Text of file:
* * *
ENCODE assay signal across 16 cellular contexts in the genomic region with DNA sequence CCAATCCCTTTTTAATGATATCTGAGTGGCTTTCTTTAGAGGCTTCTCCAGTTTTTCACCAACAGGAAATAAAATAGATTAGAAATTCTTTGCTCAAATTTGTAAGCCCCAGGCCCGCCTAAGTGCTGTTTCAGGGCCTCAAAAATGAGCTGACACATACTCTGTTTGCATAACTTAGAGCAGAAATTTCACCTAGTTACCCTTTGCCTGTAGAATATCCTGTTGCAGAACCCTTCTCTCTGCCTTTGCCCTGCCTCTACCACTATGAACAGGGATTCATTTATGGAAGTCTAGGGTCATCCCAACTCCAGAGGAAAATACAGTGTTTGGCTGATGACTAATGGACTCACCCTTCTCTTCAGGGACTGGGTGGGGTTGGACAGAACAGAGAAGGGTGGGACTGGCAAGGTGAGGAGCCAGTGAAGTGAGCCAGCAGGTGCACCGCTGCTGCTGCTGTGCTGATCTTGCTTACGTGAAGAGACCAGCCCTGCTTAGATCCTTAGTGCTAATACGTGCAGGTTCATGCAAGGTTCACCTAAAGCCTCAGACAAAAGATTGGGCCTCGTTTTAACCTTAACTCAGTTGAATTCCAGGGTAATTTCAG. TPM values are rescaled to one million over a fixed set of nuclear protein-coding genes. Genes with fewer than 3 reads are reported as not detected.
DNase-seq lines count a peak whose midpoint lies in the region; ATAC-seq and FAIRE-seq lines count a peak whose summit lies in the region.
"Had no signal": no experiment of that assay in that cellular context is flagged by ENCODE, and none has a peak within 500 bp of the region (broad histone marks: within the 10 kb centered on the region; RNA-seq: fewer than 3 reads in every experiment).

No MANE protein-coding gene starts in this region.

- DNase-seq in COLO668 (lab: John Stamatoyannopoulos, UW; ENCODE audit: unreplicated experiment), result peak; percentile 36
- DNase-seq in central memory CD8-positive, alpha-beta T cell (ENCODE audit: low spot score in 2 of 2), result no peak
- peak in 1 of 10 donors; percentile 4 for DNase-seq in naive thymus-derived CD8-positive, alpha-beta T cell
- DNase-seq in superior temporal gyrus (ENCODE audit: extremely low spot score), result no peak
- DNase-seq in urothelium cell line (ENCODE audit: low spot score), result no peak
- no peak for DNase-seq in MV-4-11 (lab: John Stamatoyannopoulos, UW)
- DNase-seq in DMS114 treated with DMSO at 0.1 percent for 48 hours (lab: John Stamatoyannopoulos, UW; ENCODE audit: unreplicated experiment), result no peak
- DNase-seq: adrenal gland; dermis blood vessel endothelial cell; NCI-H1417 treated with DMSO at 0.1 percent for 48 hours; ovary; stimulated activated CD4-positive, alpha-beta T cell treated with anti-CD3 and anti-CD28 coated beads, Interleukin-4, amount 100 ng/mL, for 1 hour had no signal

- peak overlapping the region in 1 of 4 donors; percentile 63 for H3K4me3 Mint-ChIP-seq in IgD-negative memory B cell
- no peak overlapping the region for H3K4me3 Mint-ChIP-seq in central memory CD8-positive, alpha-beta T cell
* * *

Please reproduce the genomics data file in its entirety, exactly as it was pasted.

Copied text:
ENCODE assay signal across 16 cellular contexts in the genomic region with DNA sequence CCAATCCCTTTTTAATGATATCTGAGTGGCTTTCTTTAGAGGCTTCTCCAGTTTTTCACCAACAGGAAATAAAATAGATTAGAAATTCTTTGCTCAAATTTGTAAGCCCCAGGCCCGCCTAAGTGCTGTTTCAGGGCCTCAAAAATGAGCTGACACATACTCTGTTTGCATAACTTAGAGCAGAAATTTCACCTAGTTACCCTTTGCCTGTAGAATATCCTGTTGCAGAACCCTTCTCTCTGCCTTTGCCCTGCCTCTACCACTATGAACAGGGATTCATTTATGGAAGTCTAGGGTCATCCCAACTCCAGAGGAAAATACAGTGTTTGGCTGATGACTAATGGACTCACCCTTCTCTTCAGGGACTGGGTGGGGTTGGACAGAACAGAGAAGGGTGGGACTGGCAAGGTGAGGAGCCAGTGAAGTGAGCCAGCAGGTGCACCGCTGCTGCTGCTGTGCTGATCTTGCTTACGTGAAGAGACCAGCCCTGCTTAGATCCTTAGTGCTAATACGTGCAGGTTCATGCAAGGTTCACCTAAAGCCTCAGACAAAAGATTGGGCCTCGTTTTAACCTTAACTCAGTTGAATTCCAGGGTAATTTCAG. TPM values are rescaled to one million over a fixed set of nuclear protein-coding genes. Genes with fewer than 3 reads are reported as not detected.
DNase-seq lines count a peak whose midpoint lies in the region; ATAC-seq and FAIRE-seq lines count a peak whose summit lies in the region.
"Had no signal": no experiment of that assay in that cellular context is flagged by ENCODE, and none has a peak within 500 bp of the region (broad histone marks: within the 10 kb centered on the region; RNA-seq: fewer than 3 reads in every experiment).

No MANE protein-coding gene starts in this region.

- DNase-seq in COLO668 (lab: John Stamatoyannopoulos, UW; ENCODE audit: unreplicated experiment), result peak; percentile 36
- DNase-seq in central memory CD8-positive, alpha-beta T cell (ENCODE audit: low spot score in 2 of 2), result no peak
- peak in 1 of 10 donors; percentile 4 for DNase-seq in naive thymus-derived CD8-positive, alpha-beta T cell
- DNase-seq in superior temporal gyrus (ENCODE audit: extremely low spot score), result no peak
- DNase-seq in urothelium cell line (ENCODE audit: low spot score), result no peak
- no peak for DNase-seq in MV-4-11 (lab: John Stamatoyannopoulos, UW)
- DNase-seq in DMS114 treated with DMSO at 0.1 percent for 48 hours (lab: John Stamatoyannopoulos, UW; ENCODE audit: unreplicated experiment), result no peak
- DNase-seq: adrenal gland; dermis blood vessel endothelial cell; NCI-H1417 treated with DMSO at 0.1 percent for 48 hours; ovary; stimulated activated CD4-positive, alpha-beta T cell treated with anti-CD3 and anti-CD28 coated beads, Interleukin-4, amount 100 ng/mL, for 1 hour had no signal

- peak overlapping the region in 1 of 4 donors; percentile 63 for H3K4me3 Mint-ChIP-seq in IgD-negative memory B cell
- no peak overlapping the region for H3K4me3 Mint-ChIP-seq in central memory CD8-positive, alpha-beta T cell